SCOTUS Justice Under Scrutiny For Faulty Claims

SCOTUS Justice Under Scrutiny For Faulty Claims

( – Supreme Court Associate Justice Ketanji Brown Jackson has come under fire due to an imprecise and potentially false claim about a study she cited in her dissent in the overturning of Affirmative Action that found Black infant mortality to be lower when under the care of Black physicians.

Jackson’s dissent in Students for Fair Admissions v. President and Fellows of Harvard College cited a study finding that Black infant mortality was lower when babies were under the care of a Black physician. Jackson cited this study in her dissenting opinion to help argue that “race-conscious” practices that promote “racial equity” can, in many circumstances, save lives.

The study, which initially came from an argument laid out in an amicus brief filed by an association of medical colleges, is now raising eyebrows, as a letter from the law firm Norton Rose Fulbright to the Supreme Court docket stated that Jackson’s citation “warrant’s clarification.”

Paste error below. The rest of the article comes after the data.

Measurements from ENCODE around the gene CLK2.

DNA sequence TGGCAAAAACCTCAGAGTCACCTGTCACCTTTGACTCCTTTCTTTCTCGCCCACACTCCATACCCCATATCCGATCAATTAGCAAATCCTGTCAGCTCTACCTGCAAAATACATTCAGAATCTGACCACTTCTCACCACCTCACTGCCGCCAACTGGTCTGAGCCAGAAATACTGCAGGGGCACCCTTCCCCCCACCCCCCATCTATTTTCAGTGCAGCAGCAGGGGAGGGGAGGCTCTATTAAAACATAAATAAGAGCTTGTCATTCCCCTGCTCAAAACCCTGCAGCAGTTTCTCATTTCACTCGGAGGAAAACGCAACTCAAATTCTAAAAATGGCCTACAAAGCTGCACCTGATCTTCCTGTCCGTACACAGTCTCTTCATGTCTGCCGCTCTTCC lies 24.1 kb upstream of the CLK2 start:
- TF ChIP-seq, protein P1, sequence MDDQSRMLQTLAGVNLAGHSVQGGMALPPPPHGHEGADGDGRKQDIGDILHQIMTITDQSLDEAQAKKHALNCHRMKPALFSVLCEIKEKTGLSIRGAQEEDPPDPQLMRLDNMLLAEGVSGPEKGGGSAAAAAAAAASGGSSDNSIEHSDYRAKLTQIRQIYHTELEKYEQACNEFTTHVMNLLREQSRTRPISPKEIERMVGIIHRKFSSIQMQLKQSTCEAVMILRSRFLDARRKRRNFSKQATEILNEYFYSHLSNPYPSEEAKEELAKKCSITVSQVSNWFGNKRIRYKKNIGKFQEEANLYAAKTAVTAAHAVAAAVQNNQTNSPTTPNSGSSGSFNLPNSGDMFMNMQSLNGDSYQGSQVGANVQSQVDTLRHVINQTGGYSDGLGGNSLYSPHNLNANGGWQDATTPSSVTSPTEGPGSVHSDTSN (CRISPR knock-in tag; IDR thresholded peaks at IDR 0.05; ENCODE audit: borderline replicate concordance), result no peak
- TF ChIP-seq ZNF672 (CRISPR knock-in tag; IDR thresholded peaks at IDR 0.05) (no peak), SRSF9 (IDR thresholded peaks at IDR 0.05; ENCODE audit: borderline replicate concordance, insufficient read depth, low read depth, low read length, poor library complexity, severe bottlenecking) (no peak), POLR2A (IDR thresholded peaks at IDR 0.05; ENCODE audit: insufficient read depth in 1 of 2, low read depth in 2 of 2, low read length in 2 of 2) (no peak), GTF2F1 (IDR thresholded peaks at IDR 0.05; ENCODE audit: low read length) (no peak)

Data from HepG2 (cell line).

While the letter concluded that the study supported Jackson’s argument, the law firm insisted that her argument could have been more precise. While the study found that Black infant mortality decreased among Black babies being cared for by Black physicians, the letter noted that “survival” and “mortality,” despite being opposites, are “not interchangeable.”

The letter also proposed an alternative way of making Jackson’s argument, saying that Black newborns being cared for by Black physicians “reduces by more than half” the possibility of death when compared with white newborns.

The main takeaway here is that Jackson’s claim that newborn Black babies being cared for by Black physicians “more than doubles” the chances of their survival could be misleading due to the study being based on examined lower mortality rates, which is statistically not the same thing as survival.

Senior attorney Ted Frank, in an op-ed for the Wall Street Journal, slammed the Supreme Court justice, calling her argument “mathematically impossible,” saying that a reduction of more than half the likelihood of mortality for Black newborns is impossible, as that would be thousands of dead infants every week.

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